#52 ::: Nicole TWN ::: (view all by) ::: September 05, 2008, 03:11 PM:

Emil@46: From the review, quoting from the book:
Justin's friend was not in the courtyard, but the fountain was.

That's... wow. Words, they fail me. Now I have to be on the lookout for this masterpiece, too. Thanks for alerting me to its existence!

#53 ::: Serge ::: (view all by) ::: September 05, 2008, 03:14 PM:

"I never make love on an empty stomach."
- Eva Marie Saint to Cary Grant in North by Northwest

#54 ::: Julie ::: (view all by) ::: September 05, 2008, 03:23 PM:

How about the Canadian poet James McIntyre's Ode on the Mammoth Cheese?

We have seen the Queen of cheese
Laying quietly at your ease.
Gently fanned by evening breeze --
Thy fair form no flies dare seize.

All gaily dressed soon you'll go
To the great Provincial Show.
To be admired by many a beau
In the city of Tornto.

(Typos are my own. My keyboard was so horrified it refused to cut and paste.)

#55 ::: RiceVermicelli ::: (view all by) ::: September 05, 2008, 03:25 PM:

"My ear is open like a greedy shark, to catch the tunings of a voice divine."

John Donne, as quoted by Peter Wimsy in Gaudy Night.

#56 ::: joel hanes ::: (view all by) ::: September 05, 2008, 03:34 PM:

I think that slacktivist's leisurely demolition of LaHaye & Jenkins' odious Left Behind series deserves a lifetime achievement award in this category.

#57 ::: Ginger ::: (view all by) ::: September 05, 2008, 03:38 PM:

Xopher @48: I have that book around here somewhere. Sadly enough, I've read things far worse than that one.

#58 ::: Tracey ::: (view all by) ::: September 05, 2008, 03:44 PM:

I nominate everything on the Sticks and Stones page. This page contains nothing but samples of bad published writing.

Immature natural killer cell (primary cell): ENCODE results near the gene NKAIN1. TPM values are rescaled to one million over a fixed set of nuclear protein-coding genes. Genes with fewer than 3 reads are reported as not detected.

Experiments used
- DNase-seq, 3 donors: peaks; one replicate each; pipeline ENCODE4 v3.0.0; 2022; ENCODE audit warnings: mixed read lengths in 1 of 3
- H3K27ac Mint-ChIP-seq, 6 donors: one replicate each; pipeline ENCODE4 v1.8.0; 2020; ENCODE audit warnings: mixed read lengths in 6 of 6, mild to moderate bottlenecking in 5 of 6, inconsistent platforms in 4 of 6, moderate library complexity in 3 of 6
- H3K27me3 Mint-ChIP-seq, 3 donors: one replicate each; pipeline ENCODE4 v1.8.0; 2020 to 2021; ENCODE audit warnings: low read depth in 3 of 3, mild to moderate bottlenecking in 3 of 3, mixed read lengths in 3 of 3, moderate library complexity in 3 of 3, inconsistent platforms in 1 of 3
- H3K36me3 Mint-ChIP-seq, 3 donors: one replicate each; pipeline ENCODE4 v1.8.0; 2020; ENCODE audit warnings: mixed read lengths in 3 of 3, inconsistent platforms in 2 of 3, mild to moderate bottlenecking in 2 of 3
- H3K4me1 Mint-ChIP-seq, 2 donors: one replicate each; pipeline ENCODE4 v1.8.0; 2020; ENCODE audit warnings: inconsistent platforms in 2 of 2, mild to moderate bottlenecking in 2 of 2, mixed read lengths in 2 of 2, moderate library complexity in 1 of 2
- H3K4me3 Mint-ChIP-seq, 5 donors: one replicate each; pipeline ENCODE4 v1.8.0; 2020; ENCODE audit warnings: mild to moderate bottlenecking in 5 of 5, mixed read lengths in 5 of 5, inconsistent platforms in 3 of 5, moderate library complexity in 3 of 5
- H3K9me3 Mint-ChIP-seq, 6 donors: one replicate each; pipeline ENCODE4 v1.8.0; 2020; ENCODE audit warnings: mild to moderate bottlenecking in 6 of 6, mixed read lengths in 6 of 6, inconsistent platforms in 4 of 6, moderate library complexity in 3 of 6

#59 ::: Jon Meltzer ::: (view all by) ::: September 05, 2008, 03:47 PM:

#37: "The Mouser Goes Below" wasn't really "bad", it was just boring. And everyone knows there were only five Fafhrd and Mouser "Swords" books.

#60 ::: legionseagle ::: (view all by) ::: September 05, 2008, 03:52 PM:

"Oh," said Hart, as he felt the curve of her breast through the thermal underwear.

Possibly one of the less ept sex scenes in the canon.

Sam Llewellyn, Great Circle. A thriller set on a round the World yacht race. Sex, sailing and skullduggery at 60 degrees South - unputdownable, even given the occasional blip (see above).

#61 ::: Steven desJardins ::: (view all by) ::: September 05, 2008, 03:55 PM:
Only that morning he had been talking with some one in the office about it, and had been laughingly informed that there was a method that could bring back to his memory that which he desired so ardently to recollect. "If you will tell me how to unravel this tangle that is in my brain, you will have my everlasting gratitude," declared Lester, earnestly.

"It takes people with nerves of steel to accomplish it. A person who is nervous to the slightest degree would not dare to try it, for fear of turning suddenly insane from the terrible mental struggle. Do you still wish to know what it is?"

"Yes," responded Lester, "and I can use my judgment whether I dare try it or not."